• Kim Flintoff: We have been using Second Life in a range of situations. Built a Wound Care Clinic with Curtin University for training nurses about wound care and the relationship between hand-washing and infection in a...
  • Melanie: Hello Paul, I am wondering, have continued to utilize SecondLife? Do you find that it has better user-friendly features? Do you find that your courses are easier to teach in this format? Is the VLC classroom a...
  • Melanie: We may agree to disagree on the instant gratification society term, however when you look at new social network devices that are connected to mobile devices – there is an urgency that is attached to those...
  • Kim Flintoff: "instant gratification society" - I'm not sure I'm part of that society. Educational institutions do not make decisions - people do. Which people in educational institutions will cling dearly to email? Email...
  • Melanie: I agree that email is outdated in most settings. However, many educational institutions will cling dearly to email due to the aspect of "waiting before sending." Email is still a resource and an appropriate tool...
  • Maryjane: This is incredible and we need to spread it to school districts. It was posted two years ago and I've not seen new policies or classroom innovations happen since then. People are afraid of what the kids might do....
  • Suzanne: I cannot help but think that this trend, while reflecting archetypal youth rejection of all things "adult," is also related to the digital immigrant/digital native thing. The young are very flexible, very willing...
  • Maryjane: This made me laugh outloud. School districts are still discussing whether they'll give access to students for email; do all their business by email instead of walking next door and talking to someone; and wonder...
  • Nick Smith: This video was exactly what I needed/wanted to hear. As a student working towards being a teacher, I find it great to not only revolutionize teaching, but to re-invent it all together. One woman mentioned...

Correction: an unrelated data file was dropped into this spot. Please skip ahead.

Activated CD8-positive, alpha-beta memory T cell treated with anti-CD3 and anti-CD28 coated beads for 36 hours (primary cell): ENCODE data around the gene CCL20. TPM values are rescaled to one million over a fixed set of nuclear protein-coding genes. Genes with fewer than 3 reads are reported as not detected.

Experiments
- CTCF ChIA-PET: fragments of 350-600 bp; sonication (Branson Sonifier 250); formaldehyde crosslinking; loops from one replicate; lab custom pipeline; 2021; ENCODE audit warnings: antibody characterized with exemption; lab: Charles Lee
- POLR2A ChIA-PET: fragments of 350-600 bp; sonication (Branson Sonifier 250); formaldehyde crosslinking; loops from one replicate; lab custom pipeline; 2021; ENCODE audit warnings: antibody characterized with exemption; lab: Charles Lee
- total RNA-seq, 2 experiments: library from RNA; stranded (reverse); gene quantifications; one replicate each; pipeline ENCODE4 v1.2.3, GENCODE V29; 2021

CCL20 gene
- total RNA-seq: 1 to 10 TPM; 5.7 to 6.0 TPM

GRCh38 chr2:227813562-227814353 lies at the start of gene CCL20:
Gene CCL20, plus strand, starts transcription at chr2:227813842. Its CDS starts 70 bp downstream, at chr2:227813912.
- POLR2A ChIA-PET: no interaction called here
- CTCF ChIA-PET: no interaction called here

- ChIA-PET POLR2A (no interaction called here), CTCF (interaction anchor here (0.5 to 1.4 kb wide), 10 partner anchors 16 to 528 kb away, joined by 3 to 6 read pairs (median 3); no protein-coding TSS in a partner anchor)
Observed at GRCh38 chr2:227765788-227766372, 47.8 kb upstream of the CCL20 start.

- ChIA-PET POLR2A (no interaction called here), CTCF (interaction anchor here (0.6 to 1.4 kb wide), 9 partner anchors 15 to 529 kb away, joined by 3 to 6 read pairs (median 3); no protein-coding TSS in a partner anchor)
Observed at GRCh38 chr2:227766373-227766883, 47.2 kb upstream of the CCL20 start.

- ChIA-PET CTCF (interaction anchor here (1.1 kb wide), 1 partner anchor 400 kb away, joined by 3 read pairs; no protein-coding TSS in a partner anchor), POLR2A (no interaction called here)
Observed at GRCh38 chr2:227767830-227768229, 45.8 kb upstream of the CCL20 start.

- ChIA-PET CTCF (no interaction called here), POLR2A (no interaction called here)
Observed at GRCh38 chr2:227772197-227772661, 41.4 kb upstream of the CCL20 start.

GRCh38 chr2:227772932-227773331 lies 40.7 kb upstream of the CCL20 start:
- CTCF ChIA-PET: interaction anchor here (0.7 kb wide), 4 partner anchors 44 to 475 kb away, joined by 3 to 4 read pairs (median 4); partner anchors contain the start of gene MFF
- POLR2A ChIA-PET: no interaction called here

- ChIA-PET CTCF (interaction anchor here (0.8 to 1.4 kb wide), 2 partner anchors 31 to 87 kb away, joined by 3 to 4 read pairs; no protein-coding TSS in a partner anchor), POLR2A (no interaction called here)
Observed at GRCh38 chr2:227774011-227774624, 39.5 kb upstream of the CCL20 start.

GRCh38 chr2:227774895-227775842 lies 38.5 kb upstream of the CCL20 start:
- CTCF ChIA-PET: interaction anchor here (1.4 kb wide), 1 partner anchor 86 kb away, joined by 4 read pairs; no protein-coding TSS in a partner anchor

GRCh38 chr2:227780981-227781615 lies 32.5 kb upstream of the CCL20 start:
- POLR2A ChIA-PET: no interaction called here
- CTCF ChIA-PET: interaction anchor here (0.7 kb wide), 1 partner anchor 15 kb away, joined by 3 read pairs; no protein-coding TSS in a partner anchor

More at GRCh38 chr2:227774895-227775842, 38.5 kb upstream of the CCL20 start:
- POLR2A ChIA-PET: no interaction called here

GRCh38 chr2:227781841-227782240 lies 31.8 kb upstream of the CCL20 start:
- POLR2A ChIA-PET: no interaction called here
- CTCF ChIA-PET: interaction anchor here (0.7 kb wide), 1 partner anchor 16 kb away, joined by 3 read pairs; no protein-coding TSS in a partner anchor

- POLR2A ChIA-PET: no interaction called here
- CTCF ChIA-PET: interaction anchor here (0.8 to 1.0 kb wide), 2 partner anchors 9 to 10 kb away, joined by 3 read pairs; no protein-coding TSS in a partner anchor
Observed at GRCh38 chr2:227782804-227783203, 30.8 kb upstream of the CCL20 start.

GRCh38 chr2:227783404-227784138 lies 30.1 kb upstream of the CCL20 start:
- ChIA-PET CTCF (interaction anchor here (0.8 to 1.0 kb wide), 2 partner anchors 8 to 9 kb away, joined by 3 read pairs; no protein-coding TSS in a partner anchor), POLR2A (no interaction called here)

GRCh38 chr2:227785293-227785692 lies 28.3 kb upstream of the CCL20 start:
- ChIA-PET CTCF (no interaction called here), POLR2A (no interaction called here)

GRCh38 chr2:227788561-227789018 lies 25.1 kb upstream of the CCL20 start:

• Scott Merrick: Hey there, feel free to unpublish this comment--it's more or less for your own info: This is to let you know that Digital Chalkie has been nominated for Blog-o-the-Month at the Blogger's Hut on Second Life...
  • Laura Seabrook: I have one other question, which I can't find answer to on the Murku wiki (no doubt the answer is right there and I keep missing it) - where/how does one get it?
  • Laura Seabrook: Murku looks really interesting (and I shall definitely try it), though the examples could do with some improvement, as per my comments above. Positioning can be important - see the Blambot article at...
  • Kim Flintoff: Murku is designed to facilitate the construction of comics based on content in a Second Life TM, ie SL, environment. Murku will be of interest to those who have always dreamt of creating their own comics but...
  • Laura Seabrook: Actually there was a typo in my previous comment. I meant to write wouldn't be, not would as far as being the first to do an SL comic. I discovered Plywood shortly after starting my own, which can be found...
  • Kim Flintoff: Hi Laura, The example in the article wasn't intended to be a highly refined product - it literally took me 60 seconds to create with some random images grabbed from my hard drive. The points you make about...
  • Laura Seabrook: I started doing Second Life comics late in 2007 ( though I didn't use Comic Life - rather I drew bits, used screenshots and put it together using PaintShopPro and Fireworks (for speech balloons etc). I knew...
  • michael chalk: Great stuff Paul .. lots of good points here. You are right about the ABC - they're really leading the charge into the new era of digital participation aren't they! My favourite thing they do is the way they...